Moebs, N.M. and Barton, T.M., 1985. Short-term effects of longwall mining on shallow water sources. US Bureau of Mines Information Circular IC9042, pp.13-24.

Hendryx, M. and Zullig, K.J., 2009. Higher coronary heart disease and heart attack morbidity in Appalachian coal mining regions. Preventive Medicine49(5), pp.355-359.

Banat, I.M., 1995. Biosurfactants production and possible uses in microbial enhanced oil recovery and oil pollution remediation: a review. Bioresource technology51(1), pp.1-12.

Vidic, R.D., Brantley, S.L., Vandenbossche, J.M., Yoxtheimer, D. and Abad, J.D., 2013. Impact of shale gas development on regional water quality. Science340(6134), p.1235009.

Arvanitoyannis, I.S. and Kassaveti, A., 2008. Fish industry waste: treatments, environmental impacts, current and potential uses. International Journal of Food Science & Technology43(4), pp.726-745.

Dibble, J.T. and Bartha, R., 1979. Effect of environmental parameters on the biodegradation of oil sludge. Applied and environmental microbiology37(4), pp.729-739.

O’Rourke, D. and Connolly, S., 2003. Just oil? The distribution of environmental and social impacts of oil production and consumption. Annual Review of Environment and Resources28(1), pp.587-617.

Demirbas, A., 2009. Political, economic and environmental impacts of biofuels: A review. Applied energy86, pp.S108-S117.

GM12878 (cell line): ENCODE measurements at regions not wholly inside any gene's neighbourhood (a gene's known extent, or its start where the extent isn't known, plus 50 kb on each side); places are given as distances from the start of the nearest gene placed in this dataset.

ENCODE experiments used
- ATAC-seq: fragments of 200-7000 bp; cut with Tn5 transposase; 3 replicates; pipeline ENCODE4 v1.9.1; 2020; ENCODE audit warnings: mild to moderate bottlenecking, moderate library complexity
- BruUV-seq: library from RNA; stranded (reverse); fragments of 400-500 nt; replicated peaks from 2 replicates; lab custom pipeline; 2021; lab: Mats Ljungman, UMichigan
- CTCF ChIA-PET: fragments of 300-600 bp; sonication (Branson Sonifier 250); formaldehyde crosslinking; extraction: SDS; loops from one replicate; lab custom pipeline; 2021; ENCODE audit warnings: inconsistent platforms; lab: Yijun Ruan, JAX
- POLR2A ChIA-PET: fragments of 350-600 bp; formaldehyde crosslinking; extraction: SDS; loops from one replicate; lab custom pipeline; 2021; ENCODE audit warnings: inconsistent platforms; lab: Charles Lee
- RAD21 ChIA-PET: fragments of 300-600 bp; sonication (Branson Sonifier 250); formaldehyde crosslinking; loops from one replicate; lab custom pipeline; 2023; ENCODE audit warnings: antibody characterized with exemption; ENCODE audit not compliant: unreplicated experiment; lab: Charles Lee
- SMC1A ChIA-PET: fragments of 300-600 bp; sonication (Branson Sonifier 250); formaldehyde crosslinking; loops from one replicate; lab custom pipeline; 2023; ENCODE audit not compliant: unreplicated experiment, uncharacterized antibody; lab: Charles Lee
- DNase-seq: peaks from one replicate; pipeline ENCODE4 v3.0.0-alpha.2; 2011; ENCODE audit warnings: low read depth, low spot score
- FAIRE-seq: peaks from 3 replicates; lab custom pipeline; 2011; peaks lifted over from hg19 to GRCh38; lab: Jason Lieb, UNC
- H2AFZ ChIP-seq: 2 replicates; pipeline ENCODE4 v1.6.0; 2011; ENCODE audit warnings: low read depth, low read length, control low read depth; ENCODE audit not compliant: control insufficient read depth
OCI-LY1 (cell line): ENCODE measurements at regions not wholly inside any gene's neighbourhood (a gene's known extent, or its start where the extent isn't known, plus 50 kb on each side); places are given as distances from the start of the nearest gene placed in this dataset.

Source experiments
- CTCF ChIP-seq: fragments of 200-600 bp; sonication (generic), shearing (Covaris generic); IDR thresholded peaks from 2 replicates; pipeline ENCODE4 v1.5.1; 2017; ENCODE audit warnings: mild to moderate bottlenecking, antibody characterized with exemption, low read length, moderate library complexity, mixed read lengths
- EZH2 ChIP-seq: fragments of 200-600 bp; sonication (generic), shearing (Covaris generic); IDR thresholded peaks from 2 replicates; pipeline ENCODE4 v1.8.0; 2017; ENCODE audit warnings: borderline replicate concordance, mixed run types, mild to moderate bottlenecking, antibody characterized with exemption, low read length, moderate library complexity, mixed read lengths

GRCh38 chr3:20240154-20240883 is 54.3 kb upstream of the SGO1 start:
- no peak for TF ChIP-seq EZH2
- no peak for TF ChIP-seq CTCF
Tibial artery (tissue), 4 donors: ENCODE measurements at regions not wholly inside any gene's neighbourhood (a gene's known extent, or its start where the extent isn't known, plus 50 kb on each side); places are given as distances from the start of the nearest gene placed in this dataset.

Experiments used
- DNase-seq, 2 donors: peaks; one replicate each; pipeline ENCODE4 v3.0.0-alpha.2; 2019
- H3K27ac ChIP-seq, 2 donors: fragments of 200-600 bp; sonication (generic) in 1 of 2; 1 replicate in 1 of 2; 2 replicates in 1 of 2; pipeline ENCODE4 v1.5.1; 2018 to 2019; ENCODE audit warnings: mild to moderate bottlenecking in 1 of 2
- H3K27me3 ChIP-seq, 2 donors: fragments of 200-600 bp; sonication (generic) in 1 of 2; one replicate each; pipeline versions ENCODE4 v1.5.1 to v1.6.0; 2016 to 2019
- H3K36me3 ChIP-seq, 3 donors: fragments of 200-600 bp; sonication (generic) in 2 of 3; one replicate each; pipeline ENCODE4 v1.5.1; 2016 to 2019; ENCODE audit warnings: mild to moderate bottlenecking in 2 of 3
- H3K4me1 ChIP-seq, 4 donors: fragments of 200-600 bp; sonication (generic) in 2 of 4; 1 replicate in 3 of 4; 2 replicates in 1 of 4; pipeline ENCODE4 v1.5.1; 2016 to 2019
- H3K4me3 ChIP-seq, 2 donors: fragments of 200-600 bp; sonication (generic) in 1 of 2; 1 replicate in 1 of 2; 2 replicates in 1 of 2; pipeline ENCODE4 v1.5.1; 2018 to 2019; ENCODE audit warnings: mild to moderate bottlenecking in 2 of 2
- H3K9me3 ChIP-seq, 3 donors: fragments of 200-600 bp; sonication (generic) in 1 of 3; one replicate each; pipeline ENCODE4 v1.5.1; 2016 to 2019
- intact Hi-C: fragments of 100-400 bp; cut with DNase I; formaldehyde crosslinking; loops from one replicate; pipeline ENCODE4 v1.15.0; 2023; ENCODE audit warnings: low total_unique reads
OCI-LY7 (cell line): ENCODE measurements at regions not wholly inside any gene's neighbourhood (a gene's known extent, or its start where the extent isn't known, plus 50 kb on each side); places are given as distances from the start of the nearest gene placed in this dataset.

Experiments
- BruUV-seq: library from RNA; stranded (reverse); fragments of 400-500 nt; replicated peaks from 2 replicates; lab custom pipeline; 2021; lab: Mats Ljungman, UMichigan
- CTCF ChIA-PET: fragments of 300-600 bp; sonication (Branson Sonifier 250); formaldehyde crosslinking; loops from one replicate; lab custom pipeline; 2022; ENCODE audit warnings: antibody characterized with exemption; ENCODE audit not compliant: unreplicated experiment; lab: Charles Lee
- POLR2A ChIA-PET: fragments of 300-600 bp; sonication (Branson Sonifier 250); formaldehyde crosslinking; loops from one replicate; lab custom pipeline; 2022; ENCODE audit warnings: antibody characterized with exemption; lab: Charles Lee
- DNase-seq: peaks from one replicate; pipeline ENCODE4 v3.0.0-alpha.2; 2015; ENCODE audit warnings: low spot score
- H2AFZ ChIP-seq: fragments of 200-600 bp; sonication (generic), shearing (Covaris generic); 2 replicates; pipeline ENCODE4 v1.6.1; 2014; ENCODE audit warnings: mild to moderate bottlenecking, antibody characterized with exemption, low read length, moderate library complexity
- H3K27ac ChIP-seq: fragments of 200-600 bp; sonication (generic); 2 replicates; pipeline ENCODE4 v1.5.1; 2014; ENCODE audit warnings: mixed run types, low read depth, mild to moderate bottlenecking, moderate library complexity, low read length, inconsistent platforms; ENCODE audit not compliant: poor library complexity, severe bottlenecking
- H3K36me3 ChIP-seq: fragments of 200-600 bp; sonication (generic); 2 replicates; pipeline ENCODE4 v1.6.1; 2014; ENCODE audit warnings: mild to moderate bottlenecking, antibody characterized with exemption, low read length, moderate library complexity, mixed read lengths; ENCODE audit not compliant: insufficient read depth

Hill, J., Nelson, E., Tilman, D., Polasky, S. and Tiffany, D., 2006. Environmental, economic, and energetic costs and benefits of biodiesel and ethanol biofuels. Proceedings of the National Academy of sciences103(30), pp.11206-11210.

Lardon, L., Helias, A., Sialve, B., Steyer, J.P. and Bernard, O., 2009. Life-cycle assessment of biodiesel production from microalgae.

Demirbas, A., 2011. Biodiesel from oilgae, biofixation of carbon dioxide by microalgae: a solution to pollution problems. Applied Energy88(10), pp.3541-3547.

Com, V.W.B. and Fre, E., 2001. Risk analysis and management of petroleum exploration ventures.

Espitalie, J., Madec, M., Tissot, B., Mennig, J.J. and Leplat, P., 1977, January. Source rock characterization method for petroleum exploration. In Offshore Technology Conference. Offshore Technology Conference.

Newendorp, P.D., 1975. Decision analysis for petroleum exploration.



Calculate Your Order

Standard price





Pop-up Message